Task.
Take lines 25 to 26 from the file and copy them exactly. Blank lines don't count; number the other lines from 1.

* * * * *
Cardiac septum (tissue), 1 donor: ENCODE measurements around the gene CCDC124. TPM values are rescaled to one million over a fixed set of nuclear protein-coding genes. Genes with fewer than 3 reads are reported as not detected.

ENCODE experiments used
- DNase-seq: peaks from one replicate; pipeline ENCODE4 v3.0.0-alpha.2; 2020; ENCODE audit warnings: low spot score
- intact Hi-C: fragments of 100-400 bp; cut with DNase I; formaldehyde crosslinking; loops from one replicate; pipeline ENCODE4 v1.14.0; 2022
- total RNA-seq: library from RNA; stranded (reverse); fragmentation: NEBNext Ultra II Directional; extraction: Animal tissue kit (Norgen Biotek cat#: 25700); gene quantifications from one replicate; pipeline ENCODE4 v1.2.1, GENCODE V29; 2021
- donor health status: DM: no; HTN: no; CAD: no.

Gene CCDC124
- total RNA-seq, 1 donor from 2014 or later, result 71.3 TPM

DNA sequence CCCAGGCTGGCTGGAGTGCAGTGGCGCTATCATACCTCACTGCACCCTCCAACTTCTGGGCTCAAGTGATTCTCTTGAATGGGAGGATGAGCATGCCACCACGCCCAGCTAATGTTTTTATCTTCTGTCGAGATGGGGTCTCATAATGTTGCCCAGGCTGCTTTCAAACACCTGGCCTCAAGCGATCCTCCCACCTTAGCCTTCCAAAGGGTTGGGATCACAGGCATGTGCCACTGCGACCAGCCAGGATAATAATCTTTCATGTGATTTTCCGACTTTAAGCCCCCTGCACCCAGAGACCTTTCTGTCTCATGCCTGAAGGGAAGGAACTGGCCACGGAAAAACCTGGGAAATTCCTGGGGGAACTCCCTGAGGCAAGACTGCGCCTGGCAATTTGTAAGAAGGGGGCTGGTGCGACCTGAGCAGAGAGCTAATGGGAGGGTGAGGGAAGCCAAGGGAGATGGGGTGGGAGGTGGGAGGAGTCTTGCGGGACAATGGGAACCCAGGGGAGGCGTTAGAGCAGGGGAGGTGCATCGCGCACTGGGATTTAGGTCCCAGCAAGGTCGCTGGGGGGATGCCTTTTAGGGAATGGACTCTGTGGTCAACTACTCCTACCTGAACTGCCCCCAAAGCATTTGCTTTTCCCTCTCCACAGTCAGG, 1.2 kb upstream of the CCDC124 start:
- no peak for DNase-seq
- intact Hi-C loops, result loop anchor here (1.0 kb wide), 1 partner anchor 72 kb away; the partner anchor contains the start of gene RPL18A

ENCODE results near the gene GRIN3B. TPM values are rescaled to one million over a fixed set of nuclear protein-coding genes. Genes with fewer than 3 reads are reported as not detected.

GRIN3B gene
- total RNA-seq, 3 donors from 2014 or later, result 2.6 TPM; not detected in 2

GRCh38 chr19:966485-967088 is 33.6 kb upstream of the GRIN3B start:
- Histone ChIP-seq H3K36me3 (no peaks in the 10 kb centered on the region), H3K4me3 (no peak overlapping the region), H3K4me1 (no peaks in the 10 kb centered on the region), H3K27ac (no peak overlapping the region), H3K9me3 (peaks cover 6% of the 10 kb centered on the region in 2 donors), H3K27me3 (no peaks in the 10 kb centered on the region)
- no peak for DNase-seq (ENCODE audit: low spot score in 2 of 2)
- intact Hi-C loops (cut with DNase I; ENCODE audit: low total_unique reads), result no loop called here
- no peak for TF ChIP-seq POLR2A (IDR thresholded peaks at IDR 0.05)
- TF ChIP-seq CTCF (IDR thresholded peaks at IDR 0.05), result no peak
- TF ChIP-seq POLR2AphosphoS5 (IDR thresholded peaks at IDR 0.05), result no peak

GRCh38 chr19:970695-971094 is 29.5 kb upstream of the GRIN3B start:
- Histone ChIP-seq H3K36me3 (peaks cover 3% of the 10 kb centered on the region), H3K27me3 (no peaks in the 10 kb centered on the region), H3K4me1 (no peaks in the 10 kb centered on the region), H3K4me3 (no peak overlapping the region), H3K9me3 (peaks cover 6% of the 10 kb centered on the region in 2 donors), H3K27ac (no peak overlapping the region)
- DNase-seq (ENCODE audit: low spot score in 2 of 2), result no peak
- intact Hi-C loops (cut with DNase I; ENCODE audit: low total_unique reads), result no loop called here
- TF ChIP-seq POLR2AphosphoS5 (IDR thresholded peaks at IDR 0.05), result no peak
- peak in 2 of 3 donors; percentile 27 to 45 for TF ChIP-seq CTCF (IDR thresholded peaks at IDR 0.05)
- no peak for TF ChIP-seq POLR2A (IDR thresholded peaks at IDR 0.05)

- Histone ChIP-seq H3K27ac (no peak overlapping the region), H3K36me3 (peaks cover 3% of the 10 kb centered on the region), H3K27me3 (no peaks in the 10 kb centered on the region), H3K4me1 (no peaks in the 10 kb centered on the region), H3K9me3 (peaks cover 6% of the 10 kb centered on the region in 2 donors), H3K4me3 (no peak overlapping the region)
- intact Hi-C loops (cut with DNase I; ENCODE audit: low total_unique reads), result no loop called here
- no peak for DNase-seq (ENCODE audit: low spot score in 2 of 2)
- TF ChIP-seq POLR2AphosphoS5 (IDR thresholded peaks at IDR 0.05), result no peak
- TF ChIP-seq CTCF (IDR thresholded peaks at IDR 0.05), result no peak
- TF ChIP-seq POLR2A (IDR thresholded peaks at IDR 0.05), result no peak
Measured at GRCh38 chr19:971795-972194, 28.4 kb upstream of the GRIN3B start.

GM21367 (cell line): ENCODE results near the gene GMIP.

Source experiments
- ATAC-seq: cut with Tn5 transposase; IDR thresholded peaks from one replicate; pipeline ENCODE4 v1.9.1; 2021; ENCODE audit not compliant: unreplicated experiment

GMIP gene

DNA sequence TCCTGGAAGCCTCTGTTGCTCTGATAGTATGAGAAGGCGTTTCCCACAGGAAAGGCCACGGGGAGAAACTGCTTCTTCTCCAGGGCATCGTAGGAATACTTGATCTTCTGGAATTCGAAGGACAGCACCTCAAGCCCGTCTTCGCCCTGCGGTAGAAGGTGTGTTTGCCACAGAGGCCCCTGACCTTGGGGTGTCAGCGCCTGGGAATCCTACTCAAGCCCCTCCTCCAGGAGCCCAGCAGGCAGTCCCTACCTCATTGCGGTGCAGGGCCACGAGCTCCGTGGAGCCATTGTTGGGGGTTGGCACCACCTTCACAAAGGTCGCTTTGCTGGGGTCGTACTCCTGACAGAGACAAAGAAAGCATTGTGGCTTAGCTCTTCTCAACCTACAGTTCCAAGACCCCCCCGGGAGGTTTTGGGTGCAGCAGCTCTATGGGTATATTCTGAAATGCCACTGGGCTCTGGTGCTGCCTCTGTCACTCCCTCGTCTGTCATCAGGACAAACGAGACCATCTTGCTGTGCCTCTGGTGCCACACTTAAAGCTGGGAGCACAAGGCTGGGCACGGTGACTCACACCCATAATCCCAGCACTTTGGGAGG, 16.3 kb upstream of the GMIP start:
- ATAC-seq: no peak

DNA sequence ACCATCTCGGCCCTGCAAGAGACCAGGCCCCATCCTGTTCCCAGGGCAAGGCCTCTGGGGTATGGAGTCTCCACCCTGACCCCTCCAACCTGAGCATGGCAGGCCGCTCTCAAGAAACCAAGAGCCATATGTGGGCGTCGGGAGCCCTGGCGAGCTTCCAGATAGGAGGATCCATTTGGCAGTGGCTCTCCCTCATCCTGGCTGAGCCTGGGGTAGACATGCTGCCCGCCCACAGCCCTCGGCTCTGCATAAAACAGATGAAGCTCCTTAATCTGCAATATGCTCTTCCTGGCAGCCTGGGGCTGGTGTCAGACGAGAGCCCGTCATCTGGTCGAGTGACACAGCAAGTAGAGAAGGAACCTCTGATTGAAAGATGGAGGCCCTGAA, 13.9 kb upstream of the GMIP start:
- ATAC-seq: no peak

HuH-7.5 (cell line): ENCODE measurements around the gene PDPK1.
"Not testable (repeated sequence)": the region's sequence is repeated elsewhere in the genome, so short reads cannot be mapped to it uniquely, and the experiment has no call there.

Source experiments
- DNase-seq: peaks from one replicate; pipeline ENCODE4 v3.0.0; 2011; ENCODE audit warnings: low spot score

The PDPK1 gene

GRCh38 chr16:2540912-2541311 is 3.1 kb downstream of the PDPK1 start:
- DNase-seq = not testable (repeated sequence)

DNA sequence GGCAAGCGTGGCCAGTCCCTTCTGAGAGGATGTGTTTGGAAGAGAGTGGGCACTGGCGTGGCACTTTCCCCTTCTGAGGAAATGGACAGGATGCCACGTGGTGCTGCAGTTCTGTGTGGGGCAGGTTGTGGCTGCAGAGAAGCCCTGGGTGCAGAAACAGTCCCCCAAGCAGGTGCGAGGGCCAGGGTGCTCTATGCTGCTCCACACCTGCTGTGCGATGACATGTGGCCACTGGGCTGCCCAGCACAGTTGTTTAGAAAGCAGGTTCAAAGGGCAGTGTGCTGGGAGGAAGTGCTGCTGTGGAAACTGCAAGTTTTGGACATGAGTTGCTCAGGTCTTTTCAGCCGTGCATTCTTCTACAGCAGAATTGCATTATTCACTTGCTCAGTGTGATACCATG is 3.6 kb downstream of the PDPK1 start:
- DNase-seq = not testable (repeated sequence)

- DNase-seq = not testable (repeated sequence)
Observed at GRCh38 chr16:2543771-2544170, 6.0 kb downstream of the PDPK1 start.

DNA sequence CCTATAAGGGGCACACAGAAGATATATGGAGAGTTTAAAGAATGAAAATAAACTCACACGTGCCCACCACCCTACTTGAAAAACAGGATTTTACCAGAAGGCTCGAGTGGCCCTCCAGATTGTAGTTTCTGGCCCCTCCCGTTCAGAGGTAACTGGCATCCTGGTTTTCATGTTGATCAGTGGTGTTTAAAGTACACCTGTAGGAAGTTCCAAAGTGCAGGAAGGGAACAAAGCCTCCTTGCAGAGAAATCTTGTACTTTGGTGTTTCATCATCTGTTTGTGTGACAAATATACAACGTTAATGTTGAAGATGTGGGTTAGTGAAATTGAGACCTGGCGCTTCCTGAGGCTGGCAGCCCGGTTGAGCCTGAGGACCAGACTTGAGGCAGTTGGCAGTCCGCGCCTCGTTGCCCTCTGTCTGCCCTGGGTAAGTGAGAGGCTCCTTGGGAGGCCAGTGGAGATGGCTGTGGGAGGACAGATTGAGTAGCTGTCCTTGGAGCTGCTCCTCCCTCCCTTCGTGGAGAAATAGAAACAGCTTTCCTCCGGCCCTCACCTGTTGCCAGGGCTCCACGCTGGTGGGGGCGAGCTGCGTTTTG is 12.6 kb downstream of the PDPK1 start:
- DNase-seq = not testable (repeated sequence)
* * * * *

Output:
- intact Hi-C loops (cut with DNase I; ENCODE audit: low total_unique reads), result no loop called here
- TF ChIP-seq POLR2AphosphoS5 (IDR thresholded peaks at IDR 0.05), result no peak